How do you get a job after you close your startup?

I have been a CEO of my startup for a few years, and before that I worked as a consultant.  I am tired of all the heavy lifting and want to get a job but find that even though I have a lot of high level talent and skills, HR folks seemed to be scared to hire me because they worry that I won’t be a team player or want to be part of a larger company.

How do I get over that barrier?  And at the same time, how do I personally adjust from being my own boss to being an employee?

  • Your post contains the answer. When I read it, I know HR folks don’t worry about your team player skills or your willing to integrate a large company. Maybe that’s what they say, but it is certainly not the truth. It is only the easy thing to say. Your problem is this one: “I am tired of all the heavy lifting and want to get a job”. HR want people who love heavy liftings, they hate people who just like to find a well paid and take-it-easy 9 to 5 job.

    There are many good reasons for a large company to hire an ex startup CEO. You have to figure it out and put it in your resume. Your experience and ability for heavy lifting is a key asset. Use it, particularly if you don’t like it.

  • You say you were a consultant. Use that to get you yiur full time job. At almost every consultant gig I went into that question always pops up. Would you consider working here? I guess it depends on the role you’re looking for. Tech roles are very easy to land FT.

  • What about incorporating and being a contractor? Many large corporates have ‘head count targets’ they have to scale back to, but there’s still work to be done. So slotting yourself in as ‘variable labor’ might hit the best of both worlds?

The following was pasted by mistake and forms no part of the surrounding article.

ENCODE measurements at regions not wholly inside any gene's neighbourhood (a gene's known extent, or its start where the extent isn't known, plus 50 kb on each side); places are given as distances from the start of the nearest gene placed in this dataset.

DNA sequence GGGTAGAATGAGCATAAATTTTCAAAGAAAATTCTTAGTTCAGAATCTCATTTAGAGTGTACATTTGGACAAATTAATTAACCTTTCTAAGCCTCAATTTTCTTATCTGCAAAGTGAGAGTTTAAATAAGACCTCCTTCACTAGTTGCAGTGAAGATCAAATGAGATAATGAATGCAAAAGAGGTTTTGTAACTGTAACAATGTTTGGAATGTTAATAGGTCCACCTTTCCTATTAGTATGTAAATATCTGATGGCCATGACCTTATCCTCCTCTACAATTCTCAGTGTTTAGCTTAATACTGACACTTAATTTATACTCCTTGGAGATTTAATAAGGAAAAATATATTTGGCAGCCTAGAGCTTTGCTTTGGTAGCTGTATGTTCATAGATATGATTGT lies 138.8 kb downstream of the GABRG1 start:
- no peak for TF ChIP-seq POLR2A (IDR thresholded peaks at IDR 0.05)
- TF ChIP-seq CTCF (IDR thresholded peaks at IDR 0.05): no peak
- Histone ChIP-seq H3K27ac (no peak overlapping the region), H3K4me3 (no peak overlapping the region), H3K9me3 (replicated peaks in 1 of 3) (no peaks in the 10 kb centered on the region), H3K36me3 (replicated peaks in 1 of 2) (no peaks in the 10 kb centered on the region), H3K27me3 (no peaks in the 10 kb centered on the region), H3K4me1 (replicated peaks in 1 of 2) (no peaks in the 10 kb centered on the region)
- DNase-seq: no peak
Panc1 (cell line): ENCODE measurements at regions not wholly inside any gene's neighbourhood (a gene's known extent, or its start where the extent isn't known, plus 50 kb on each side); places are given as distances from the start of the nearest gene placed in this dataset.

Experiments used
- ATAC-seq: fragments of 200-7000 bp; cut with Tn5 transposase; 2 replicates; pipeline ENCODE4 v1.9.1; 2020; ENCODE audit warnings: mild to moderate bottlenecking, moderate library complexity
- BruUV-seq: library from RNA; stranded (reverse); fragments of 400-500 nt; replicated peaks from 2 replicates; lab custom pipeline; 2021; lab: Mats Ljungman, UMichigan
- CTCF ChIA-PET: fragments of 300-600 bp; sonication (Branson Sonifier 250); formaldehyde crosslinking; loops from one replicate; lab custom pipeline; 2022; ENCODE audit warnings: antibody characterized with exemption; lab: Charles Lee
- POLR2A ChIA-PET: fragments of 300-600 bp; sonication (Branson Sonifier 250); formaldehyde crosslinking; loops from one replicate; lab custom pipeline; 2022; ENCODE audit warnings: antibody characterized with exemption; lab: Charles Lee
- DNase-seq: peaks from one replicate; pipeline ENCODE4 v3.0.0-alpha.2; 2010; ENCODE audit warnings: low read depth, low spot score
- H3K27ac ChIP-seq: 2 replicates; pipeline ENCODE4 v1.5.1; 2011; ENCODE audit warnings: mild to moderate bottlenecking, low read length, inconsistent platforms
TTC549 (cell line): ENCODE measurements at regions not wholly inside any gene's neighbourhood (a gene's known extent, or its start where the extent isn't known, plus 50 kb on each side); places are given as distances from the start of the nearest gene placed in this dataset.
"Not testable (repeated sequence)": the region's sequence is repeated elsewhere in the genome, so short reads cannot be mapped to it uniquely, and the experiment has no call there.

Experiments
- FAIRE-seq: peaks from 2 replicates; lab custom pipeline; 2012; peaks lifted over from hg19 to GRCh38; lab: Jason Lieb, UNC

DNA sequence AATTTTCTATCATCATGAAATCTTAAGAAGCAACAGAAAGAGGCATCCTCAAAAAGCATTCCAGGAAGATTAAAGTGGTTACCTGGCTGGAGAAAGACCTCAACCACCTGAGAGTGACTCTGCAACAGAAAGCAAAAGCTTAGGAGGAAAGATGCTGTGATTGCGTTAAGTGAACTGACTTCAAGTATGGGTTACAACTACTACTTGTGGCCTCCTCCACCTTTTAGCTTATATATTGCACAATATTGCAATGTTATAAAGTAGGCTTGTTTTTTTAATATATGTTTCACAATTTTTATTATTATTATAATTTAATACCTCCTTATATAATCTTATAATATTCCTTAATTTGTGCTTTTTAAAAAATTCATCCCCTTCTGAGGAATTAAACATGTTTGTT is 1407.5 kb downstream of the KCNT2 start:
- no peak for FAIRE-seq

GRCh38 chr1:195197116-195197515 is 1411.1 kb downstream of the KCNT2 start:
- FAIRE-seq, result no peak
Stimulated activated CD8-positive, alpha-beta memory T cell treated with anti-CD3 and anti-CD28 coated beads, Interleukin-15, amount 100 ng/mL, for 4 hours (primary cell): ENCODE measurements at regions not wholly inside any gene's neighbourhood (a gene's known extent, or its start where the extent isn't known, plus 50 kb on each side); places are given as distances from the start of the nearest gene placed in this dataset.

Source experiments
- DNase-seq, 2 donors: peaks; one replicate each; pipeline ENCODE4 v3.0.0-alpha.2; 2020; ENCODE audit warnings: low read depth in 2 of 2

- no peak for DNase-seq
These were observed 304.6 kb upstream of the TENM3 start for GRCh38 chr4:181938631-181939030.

I’ve seen a few of my startup friends who had to shut go down this route.

  • OP here- you might be right that it was the easiest thing to say (that they are concerned about me fitting into a corporate structure), but it was also a concern they expressed to the headhunter before they even met me. I have never had a boss and I think that it worries employers.

    About the “heavy lifting” I can bring that to the table on a new job but I won’t. It was very unhealthy for me. I am burnt out. Maybe that is not a great attitude for seeking employment but I would rather have a job that had lower expectations than walk into a high pressured position.

    • I know what you mean. Three months back I was in exactly the same situation. CEO and founder, ran two businesses, and never was truly an employee.

      I tried contracting, but unless you are technical or a designer, you’ll end up being a c-suite consultant for startups. And at least where I am from, most startups don’t pay for this sort of advice or involvement.

      So I ended up taking a c-suite job in a small but relaxed startup. Not very fond of their relaxed attitude, it almost irks me. But at the same time I was also burnt out like you and still am to some extend. I guess I’ll need to do this for another few months. But then it’s back to founder’s land to me I’m afraid. Being an employee has its perks but also its irks of not being the main driver of everything. So you’ll have to settle for having it “their” way. It’s also going to be unsettling for you to have idle time. I never had idle time before, and the first few weeks I got really paranoid about being laid off soon because I’m not doing 120%. Luckily, this is just the norm… a norm I wasn’t used to.

  • Being a former CEO means that you can apply for VP or C-suite positions and your experience and leadership skills are a bonus.

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